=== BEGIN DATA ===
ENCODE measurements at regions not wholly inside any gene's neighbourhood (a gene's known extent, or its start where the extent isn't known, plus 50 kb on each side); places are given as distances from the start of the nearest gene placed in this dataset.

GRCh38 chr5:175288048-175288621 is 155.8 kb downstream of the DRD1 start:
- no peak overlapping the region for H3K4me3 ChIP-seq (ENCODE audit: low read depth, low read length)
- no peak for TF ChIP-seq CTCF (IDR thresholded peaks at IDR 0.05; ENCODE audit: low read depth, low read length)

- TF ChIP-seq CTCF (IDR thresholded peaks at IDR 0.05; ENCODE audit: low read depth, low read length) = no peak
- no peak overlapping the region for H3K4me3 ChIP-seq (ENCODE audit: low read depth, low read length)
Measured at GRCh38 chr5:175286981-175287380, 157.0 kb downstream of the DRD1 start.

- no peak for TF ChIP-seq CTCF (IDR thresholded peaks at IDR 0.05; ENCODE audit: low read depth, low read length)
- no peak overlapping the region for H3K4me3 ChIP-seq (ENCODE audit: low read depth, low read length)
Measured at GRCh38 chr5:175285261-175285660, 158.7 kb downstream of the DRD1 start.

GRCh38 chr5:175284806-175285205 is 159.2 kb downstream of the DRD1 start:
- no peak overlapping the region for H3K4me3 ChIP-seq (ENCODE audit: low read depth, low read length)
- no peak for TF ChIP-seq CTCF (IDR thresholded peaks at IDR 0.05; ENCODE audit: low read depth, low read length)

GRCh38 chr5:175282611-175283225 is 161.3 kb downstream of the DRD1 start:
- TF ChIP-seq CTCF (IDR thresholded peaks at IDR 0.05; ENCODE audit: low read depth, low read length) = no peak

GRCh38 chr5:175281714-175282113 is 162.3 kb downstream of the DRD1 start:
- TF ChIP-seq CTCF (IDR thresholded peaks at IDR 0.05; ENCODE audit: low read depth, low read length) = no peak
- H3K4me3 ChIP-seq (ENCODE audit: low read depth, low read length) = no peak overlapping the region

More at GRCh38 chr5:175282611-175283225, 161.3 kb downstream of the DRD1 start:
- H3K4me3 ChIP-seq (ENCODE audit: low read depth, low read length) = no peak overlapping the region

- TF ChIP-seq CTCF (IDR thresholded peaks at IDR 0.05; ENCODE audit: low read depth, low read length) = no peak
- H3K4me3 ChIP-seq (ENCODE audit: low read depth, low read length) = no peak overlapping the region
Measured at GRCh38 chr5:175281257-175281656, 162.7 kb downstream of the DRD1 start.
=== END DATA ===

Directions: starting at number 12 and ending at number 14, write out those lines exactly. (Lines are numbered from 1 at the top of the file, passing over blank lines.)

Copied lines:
- no peak overlapping the region for H3K4me3 ChIP-seq (ENCODE audit: low read depth, low read length)
- no peak for TF ChIP-seq CTCF (IDR thresholded peaks at IDR 0.05; ENCODE audit: low read depth, low read length)

GRCh38 chr5:175282611-175283225 is 161.3 kb downstream of the DRD1 start: